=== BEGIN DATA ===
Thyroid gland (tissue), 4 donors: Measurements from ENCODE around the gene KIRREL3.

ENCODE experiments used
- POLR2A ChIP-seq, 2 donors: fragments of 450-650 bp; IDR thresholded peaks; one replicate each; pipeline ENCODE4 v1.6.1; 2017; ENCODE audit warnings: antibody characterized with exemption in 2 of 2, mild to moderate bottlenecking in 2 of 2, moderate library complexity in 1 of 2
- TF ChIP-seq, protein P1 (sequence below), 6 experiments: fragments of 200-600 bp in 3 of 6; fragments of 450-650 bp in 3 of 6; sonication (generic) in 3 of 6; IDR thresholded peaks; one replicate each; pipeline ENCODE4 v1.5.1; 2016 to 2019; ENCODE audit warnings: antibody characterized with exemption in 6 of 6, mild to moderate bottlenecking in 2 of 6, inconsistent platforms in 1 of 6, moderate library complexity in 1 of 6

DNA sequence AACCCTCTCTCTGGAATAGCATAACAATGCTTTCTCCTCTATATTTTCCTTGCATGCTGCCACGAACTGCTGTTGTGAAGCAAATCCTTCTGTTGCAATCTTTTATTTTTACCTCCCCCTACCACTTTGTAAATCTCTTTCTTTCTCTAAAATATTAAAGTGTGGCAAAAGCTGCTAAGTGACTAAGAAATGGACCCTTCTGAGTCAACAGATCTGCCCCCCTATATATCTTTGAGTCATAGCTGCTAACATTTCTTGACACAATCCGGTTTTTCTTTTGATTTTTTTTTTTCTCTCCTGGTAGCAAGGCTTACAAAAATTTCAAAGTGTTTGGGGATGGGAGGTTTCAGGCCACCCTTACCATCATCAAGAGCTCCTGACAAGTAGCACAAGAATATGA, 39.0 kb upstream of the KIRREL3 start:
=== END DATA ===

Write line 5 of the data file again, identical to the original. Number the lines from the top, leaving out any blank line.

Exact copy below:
DNA sequence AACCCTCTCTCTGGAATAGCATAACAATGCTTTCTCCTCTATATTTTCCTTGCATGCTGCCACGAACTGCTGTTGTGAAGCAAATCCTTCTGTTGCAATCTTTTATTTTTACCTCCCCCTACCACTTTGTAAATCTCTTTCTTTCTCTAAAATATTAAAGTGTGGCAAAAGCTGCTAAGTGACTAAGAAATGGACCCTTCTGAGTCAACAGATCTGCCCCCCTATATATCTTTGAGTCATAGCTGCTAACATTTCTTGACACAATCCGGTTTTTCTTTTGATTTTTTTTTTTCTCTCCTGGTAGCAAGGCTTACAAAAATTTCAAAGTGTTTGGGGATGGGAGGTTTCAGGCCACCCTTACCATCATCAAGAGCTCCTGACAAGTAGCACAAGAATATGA, 39.0 kb upstream of the KIRREL3 start: